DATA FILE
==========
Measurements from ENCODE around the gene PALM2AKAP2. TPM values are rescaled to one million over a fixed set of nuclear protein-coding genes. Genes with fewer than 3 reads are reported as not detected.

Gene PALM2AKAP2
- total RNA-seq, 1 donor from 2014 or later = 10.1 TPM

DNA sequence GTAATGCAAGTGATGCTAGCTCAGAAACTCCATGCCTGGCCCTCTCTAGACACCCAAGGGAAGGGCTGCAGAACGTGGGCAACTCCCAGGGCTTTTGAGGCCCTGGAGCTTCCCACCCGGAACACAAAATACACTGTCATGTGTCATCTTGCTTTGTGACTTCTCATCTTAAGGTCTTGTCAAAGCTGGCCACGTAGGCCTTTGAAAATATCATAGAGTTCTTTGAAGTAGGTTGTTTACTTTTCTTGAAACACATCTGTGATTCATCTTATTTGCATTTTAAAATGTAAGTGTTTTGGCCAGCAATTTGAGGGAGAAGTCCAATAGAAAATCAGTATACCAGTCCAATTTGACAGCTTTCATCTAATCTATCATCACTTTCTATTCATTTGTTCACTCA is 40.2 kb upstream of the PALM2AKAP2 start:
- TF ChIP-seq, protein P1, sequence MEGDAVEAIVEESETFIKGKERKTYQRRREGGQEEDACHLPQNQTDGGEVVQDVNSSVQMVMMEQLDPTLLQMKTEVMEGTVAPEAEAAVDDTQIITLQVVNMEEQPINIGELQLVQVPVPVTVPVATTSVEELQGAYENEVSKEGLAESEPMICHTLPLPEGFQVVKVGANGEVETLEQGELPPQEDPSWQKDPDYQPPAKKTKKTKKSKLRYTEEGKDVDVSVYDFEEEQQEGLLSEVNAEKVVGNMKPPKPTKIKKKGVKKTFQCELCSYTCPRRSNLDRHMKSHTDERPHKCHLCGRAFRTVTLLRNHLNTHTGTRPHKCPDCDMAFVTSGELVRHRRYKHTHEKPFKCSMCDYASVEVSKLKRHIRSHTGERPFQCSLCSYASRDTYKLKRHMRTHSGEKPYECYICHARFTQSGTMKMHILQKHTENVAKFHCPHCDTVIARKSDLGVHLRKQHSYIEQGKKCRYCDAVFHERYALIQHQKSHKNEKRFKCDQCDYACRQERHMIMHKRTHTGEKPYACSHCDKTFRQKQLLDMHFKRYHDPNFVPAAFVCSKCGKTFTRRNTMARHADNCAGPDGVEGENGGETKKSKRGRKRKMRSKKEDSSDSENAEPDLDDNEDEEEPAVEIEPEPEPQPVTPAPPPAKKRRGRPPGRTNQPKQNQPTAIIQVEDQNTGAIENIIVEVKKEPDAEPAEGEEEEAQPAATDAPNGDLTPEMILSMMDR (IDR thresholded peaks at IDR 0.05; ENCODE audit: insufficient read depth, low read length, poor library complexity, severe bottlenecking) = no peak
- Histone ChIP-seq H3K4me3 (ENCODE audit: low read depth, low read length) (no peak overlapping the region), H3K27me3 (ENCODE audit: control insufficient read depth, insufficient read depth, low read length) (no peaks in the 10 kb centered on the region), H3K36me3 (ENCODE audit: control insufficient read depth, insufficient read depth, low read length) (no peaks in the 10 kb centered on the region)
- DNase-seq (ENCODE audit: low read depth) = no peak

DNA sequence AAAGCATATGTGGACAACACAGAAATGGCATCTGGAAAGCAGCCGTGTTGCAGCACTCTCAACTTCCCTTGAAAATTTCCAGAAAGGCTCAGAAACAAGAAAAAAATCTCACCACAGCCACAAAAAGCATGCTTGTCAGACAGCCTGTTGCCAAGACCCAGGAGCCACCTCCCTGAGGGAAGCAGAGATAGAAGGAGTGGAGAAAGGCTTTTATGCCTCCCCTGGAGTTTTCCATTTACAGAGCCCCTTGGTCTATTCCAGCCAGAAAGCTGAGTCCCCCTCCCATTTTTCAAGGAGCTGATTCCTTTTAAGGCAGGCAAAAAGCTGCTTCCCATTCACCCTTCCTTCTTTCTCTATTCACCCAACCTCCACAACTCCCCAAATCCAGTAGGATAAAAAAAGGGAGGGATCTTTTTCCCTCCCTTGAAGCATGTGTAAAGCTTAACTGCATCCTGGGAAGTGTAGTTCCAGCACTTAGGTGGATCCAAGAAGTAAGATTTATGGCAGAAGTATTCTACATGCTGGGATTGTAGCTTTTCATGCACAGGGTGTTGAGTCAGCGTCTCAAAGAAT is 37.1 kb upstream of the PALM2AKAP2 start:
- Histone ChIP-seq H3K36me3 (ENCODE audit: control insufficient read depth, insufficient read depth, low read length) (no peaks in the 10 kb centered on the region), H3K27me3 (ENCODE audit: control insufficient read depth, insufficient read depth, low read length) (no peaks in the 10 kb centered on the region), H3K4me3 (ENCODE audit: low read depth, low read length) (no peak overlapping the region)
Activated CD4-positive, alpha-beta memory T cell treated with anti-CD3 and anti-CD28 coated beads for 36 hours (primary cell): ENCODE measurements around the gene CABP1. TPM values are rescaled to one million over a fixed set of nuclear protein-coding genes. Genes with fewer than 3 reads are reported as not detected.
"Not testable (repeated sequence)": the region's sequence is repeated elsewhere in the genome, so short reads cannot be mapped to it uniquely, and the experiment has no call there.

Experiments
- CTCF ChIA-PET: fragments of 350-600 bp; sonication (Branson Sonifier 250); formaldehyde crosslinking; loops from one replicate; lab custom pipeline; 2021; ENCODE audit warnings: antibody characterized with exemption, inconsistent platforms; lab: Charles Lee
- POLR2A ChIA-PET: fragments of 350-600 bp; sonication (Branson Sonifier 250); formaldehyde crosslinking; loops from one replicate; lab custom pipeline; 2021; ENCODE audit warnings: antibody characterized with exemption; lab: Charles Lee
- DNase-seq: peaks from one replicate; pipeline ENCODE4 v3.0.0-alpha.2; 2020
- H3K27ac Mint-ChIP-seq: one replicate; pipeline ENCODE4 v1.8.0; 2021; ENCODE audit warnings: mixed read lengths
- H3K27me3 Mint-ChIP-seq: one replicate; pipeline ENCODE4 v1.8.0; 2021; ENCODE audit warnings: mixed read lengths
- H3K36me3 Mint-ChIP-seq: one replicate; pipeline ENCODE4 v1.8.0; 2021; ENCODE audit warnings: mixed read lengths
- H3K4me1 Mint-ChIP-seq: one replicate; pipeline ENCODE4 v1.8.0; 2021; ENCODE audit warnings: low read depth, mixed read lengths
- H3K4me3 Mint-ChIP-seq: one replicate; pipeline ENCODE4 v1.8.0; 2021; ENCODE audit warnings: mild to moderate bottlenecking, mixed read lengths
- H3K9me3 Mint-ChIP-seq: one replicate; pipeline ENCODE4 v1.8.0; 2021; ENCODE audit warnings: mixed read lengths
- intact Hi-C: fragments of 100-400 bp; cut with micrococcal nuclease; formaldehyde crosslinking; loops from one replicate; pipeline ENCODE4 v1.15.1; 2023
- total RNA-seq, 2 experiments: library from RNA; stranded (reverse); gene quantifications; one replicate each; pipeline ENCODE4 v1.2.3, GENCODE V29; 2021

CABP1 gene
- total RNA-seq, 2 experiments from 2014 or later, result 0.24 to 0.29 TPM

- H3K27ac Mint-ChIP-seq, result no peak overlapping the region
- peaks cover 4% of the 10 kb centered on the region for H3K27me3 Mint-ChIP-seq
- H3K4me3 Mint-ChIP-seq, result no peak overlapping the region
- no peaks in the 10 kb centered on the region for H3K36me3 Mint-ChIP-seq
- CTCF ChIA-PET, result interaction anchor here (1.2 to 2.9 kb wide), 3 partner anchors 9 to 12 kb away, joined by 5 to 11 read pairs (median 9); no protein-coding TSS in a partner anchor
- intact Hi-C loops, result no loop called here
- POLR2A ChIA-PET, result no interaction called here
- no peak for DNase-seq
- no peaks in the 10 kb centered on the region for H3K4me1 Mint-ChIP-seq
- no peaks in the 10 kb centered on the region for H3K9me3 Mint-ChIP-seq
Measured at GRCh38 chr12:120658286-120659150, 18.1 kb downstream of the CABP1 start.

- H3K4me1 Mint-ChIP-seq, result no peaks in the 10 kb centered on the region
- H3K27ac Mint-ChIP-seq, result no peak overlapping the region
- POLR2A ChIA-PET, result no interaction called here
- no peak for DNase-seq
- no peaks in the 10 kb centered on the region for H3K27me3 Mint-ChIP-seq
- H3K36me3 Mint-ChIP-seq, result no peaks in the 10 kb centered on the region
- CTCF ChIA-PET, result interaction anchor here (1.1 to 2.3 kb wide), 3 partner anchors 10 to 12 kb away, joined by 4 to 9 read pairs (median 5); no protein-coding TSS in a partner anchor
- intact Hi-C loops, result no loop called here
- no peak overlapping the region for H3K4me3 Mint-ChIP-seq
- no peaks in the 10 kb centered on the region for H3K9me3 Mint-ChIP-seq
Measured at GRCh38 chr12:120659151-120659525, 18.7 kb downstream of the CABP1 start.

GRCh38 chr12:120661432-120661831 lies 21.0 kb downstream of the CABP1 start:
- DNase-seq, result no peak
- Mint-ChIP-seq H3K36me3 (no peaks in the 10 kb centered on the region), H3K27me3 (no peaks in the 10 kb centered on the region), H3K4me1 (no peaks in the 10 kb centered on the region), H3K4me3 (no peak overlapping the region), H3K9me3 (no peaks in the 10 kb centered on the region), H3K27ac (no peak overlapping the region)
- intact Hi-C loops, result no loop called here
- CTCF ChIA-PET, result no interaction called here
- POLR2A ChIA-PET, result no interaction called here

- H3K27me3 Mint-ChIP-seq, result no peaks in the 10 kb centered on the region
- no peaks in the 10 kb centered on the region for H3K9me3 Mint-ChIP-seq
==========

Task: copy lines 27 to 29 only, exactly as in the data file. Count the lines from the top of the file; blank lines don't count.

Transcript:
- peaks cover 4% of the 10 kb centered on the region for H3K27me3 Mint-ChIP-seq
- H3K4me3 Mint-ChIP-seq, result no peak overlapping the region
- no peaks in the 10 kb centered on the region for H3K36me3 Mint-ChIP-seq